A Son at War

As FOX News Live anchor David Asman has mentioned on air, his son is currently serving with the U.S. Marine Corps in Iraq.  You (FOX Fans) have asked about his status, so we caught up with David to find out what he's heard from his son, Felipe.  Here's what he had to say:

David Asman
We just got a letter from Felipe, who's with the Marine Task Force Tarawa. The letter was dated March 30, so it was written right in the middle of the action and we don't know where he's been since. For the first time since entering Iraq, he was seeing road signs pointing to Baghdad, so he assumed that was their destination. His particular assignment was guarding prisoners, about whom he had some sympathy. "Most of them weren't fighting for Saddam," he wrote. "They were forced to fight for their country. They simply had no choice. But they were told they'd be tortured and killed if caught, so they were amazed to find out we were providing them with better food and better medical treatment than their government was giving them. Some — those without family — were hoping they'd be sent to the States."

It's been hard to report on action in which Felipe has played a part. I'd always look hard at our reporters' shots from Marine units to see if I could spot Felipe. And whenever I'd report on a firefight in which Marines were killed, I'd be on a knife's edge wondering if there'd be a call waiting for me when I got home. Thank God, that call never came.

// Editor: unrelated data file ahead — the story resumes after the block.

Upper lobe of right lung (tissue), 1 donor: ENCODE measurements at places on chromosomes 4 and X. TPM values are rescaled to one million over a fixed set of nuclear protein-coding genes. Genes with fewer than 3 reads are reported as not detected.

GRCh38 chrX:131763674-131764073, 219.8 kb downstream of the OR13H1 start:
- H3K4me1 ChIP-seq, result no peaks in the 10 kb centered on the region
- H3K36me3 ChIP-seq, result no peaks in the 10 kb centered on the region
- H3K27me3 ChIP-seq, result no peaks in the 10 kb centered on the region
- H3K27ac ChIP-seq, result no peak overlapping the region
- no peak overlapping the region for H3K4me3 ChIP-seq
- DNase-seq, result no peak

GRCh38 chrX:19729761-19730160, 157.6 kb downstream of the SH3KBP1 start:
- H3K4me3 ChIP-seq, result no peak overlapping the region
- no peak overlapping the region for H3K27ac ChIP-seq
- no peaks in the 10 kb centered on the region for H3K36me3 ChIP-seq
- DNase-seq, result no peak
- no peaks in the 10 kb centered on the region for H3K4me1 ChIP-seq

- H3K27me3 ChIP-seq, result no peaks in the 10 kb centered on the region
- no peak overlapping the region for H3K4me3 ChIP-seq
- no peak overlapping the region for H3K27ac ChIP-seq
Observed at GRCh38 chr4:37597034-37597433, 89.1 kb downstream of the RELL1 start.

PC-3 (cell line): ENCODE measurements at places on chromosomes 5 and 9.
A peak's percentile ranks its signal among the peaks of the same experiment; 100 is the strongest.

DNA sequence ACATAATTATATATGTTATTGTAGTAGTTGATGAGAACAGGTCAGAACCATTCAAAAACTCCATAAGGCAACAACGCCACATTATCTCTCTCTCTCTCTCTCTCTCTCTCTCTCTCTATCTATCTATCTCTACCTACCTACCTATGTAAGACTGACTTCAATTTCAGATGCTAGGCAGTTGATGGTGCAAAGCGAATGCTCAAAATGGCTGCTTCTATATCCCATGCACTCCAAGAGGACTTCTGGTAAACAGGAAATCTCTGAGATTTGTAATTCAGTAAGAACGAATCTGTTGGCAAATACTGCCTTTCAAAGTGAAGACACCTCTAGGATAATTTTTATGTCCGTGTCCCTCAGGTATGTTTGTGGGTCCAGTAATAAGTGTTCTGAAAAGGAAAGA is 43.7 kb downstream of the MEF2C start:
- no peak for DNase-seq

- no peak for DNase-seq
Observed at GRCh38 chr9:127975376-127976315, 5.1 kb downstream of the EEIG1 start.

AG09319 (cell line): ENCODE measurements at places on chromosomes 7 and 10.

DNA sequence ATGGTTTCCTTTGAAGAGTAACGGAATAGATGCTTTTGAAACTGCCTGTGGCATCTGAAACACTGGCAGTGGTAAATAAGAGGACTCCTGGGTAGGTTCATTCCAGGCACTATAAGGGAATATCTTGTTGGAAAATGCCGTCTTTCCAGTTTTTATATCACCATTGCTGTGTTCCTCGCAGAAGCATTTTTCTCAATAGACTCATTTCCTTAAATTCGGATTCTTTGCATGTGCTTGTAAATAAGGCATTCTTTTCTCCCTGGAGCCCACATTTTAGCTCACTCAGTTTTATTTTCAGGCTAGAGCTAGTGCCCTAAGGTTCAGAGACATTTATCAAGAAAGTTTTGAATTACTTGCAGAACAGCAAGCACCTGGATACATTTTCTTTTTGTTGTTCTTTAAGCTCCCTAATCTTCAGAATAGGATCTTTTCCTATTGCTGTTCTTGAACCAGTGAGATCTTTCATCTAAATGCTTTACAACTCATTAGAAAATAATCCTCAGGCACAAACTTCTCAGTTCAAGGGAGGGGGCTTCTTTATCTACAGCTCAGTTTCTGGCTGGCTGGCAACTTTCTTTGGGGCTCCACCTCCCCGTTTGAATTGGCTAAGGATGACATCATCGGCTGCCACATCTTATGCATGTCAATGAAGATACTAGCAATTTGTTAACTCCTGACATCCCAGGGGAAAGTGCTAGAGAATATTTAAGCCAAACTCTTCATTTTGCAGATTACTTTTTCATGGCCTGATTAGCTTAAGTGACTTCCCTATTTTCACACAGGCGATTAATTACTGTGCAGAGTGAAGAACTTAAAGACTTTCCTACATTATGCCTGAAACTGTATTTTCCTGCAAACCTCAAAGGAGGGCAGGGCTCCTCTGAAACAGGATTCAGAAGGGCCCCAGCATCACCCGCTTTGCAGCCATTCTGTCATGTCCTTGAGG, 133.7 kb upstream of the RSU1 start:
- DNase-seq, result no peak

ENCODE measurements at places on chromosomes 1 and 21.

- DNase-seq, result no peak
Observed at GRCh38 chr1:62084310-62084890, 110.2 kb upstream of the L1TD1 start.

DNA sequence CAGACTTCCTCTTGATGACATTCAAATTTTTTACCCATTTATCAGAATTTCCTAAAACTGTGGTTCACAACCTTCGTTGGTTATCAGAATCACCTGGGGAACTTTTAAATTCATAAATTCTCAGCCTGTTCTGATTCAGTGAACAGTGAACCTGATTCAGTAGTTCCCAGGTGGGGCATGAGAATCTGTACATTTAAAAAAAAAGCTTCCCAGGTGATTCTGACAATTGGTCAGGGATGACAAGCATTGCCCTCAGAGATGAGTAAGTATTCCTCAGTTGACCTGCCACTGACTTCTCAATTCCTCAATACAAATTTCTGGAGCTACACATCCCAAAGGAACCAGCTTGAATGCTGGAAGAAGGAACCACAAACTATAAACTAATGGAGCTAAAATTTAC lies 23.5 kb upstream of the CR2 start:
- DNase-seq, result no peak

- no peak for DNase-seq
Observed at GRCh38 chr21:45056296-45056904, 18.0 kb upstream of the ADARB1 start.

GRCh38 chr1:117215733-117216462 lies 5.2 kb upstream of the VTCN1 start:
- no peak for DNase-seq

What did come was that incredible moment last Wednesday when the statue of Saddam was torn down in Baghdad. I was anchoring with Brigitte, Jon and Brit at the time, and I'm sure I felt exactly as all the families of service people in Iraq must have felt: Like a great weight had suddenly been lifted from my shoulders. Such incredible relief combined with the strongest pride and gratitude I've ever felt. Pride in Felipe and my country, and gratitude that he and other troops had been so well trained that they had come through an extraordinarily dangerous war with far fewer casualties than had been widely forecast. The war wasn't–and isn't–over. But that moment signified the end of the most dangerous period of hostilities and the beginning of a clear liberation for the people of Iraq.

Witnessing that liberation unfold in front of us and in front of the world was wonderful. I remarked at the end of that 3-hour period, during which we were sharing our thoughts as the statue came down, about something Felipe had said in one of his letters: "David," he wrote, "you're going to report on history; I'm going to make history." He made history that day, and he took me along for the ride.

If you want to read more about Felipe, you can read  an article I wrote about him last January in the Wall Street Journal.